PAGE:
Macroeconomic coordination and monetary unions in a N-country world: Do all roads lead to Rome?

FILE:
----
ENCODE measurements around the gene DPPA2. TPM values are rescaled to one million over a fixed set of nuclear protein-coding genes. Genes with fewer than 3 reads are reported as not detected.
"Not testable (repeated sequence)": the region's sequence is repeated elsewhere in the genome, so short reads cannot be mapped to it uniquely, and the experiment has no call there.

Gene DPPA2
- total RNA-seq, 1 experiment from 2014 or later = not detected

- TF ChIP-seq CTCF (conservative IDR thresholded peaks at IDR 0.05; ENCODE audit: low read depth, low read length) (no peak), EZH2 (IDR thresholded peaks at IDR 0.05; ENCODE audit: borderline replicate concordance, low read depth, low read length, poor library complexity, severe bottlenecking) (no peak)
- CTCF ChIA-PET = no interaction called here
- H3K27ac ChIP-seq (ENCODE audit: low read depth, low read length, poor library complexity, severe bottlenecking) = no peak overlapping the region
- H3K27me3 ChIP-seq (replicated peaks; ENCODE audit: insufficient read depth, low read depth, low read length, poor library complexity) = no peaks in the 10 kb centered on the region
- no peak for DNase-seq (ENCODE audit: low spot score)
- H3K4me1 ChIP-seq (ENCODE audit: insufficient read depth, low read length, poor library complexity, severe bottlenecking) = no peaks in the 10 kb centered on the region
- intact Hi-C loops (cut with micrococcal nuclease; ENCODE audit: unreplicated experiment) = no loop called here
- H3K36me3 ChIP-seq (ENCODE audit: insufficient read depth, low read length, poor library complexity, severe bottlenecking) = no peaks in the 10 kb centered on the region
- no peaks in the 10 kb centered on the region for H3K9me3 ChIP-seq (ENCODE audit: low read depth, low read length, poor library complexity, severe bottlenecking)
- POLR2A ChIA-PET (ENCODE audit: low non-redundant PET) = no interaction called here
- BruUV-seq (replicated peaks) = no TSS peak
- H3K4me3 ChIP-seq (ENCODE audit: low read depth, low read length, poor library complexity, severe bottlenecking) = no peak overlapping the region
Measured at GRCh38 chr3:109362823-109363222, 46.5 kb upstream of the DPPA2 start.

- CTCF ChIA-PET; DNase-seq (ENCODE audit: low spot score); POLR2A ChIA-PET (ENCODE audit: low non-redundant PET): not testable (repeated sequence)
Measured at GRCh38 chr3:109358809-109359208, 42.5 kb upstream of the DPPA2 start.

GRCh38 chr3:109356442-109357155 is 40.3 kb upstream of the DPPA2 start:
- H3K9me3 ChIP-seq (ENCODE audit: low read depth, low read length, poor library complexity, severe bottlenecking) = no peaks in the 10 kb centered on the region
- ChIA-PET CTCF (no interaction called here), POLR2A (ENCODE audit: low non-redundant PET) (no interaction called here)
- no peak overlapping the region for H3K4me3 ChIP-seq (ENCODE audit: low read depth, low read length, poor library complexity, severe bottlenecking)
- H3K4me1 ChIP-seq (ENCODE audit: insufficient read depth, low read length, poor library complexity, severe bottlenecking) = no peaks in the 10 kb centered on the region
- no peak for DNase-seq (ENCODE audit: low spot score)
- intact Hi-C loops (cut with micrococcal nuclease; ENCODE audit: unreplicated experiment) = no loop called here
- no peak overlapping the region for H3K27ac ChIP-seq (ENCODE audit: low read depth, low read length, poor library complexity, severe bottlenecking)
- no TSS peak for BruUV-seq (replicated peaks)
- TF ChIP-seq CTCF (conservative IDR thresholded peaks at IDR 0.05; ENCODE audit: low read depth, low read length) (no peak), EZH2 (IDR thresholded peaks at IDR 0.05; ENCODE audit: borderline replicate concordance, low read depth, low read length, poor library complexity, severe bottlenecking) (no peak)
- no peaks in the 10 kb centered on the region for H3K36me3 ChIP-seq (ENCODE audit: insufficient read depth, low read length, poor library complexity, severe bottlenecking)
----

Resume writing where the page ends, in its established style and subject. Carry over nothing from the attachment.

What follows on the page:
In Europe, twelve countries have joined a currency union but four have stayed out. The EU enlargement process implies a large set of potential EMU entrants. In Latin America, two countries have recently dollarized and regional currencies have also been a recurring theme. We develop a theoretical model in which countries are exposed to real and monetary shocks of both a systemic and individual nature. The model suggests when countries should float, form a CU or fix to an anchor as a function of their sensitivity to systemic shocks and the size of individual shocks. In an empirical analysis we consider a set of countries in Latin America. We find that what is beneficial for a given country depends on the actions of others. Integration may then be path dependent, and all roads may not lead to Rome.
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